Senate considers changes to daylight savings


The senate reintroduced the Sunshine Protection Act bill, which would eliminate daylight savings time, this month, but it’s yet to be determined whether it will pass.

The one-hour clock controversy — is it necessary? 

Daylight savings time, commonly referred to as “summer time” in many places around the world, is the act of moving clocks forward an hour on the last Sunday of March and back an hour on the last Sunday of October. Daylight savings time was enacted by The Standard Time Act of 1918, which was implemented to maximize daylight during World War I and conserve energy resources. It is a common myth that daylight savings time was originally geared towards farmers, but that isn’t the case. Daylight savings time actually made many farmers’ lives harder as their schedules were set back earlier or later. 

In addition, countries in tropical climates don’t follow daylight savings, as it wouldn’t make much of a time difference due to their hours of daylight being relatively the same per season. 

“During winter, I’m not as happy and I spend less time outside,” Elizabeth Schoenbauer (10) said.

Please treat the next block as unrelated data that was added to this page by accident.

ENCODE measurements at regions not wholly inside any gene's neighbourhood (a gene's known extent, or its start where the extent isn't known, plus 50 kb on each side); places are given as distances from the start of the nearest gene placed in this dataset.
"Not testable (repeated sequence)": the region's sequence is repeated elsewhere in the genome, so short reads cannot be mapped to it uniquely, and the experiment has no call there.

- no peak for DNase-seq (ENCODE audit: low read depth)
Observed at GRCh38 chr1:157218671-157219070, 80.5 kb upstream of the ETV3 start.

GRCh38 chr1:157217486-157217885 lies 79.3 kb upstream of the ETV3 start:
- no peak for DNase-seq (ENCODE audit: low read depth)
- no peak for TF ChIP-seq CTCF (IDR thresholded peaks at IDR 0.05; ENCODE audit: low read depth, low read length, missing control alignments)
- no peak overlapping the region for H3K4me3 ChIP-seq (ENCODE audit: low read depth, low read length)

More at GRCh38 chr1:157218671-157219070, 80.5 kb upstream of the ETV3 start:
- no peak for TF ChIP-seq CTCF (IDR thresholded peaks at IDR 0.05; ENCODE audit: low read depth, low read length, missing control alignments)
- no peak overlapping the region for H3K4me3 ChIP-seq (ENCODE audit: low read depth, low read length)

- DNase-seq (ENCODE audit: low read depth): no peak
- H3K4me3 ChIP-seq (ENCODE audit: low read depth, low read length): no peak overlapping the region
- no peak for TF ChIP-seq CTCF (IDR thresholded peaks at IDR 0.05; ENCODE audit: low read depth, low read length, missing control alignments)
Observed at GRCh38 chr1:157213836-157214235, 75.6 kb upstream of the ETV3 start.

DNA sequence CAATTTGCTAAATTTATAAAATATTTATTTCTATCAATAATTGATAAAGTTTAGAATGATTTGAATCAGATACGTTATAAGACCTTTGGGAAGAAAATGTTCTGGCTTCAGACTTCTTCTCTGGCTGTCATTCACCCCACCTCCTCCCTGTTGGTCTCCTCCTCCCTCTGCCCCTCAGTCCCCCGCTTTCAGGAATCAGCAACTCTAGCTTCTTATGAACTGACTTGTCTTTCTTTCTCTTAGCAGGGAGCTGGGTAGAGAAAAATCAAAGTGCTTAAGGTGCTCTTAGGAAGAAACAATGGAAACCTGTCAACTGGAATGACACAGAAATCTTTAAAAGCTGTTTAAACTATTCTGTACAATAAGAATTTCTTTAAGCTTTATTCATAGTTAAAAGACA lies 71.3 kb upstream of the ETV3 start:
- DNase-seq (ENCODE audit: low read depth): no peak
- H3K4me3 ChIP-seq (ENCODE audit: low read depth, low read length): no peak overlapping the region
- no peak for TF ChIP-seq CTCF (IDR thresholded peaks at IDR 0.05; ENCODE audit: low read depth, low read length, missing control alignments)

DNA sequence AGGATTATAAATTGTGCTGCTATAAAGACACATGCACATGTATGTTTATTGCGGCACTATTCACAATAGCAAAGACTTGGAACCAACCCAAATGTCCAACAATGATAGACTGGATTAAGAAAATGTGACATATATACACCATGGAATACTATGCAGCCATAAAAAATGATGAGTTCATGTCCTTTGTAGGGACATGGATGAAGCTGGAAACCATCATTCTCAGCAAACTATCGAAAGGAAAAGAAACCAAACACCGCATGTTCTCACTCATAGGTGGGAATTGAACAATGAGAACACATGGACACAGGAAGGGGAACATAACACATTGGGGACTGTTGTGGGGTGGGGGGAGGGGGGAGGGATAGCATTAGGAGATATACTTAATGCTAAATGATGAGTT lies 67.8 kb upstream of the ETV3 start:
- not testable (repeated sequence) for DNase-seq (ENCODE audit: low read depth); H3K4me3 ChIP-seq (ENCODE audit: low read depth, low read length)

On March 15, 2022, the senate passed the Sunshine Protection Act to make daylight savings permanent, ultimately combating the hours of sunlight lost in the process. Senators believe this bill would minimize car-related incidents and crime as well as improve public health, allowing people to go outside for longer without less sunlight.

However, this bill has been heavily criticized and debated as scientists claim it will negatively affect circadian rhythms, as our circadian rhythms aren’t regulated through clocks, but sunlight itself. 

Daylight saving time results in more darkness in the morning and more light in the evening, disrupting the body’s natural rhythm,” the American Academy of Sleep Medicine states.

It isn’t entirely bad, though; this bill would reduce the Vitamin D deficiency that many of us experience in the colder, darker months of the year. Sunlight has direct effects on mental health, as it improves serotonin and endorphins while lessening seasonal depression, otherwise known as SAD (Seasonal Affective Disorder), which causes one to become anxious, stressed and sometimes experience insomnia. 

“The real struggle for me are the days in winter when we don’t have any sun and it’s cloudy because that is when I start to feel more tired or anxious,” Columbia Heights High School (CHHS) English Teacher Ms. Jacquelene Bayless said. “Even with the time change, [the] sun shining through the windows can help with my mood.” 

The constant debacle of daylight savings time versus standard time is full of many technicalities, such as considering convenience vs. long-term effects. What will American life look like in the coming years under the Sunlight Protection Act? 

One thing is guaranteed — you won’t have to worry about changing your clocks anymore.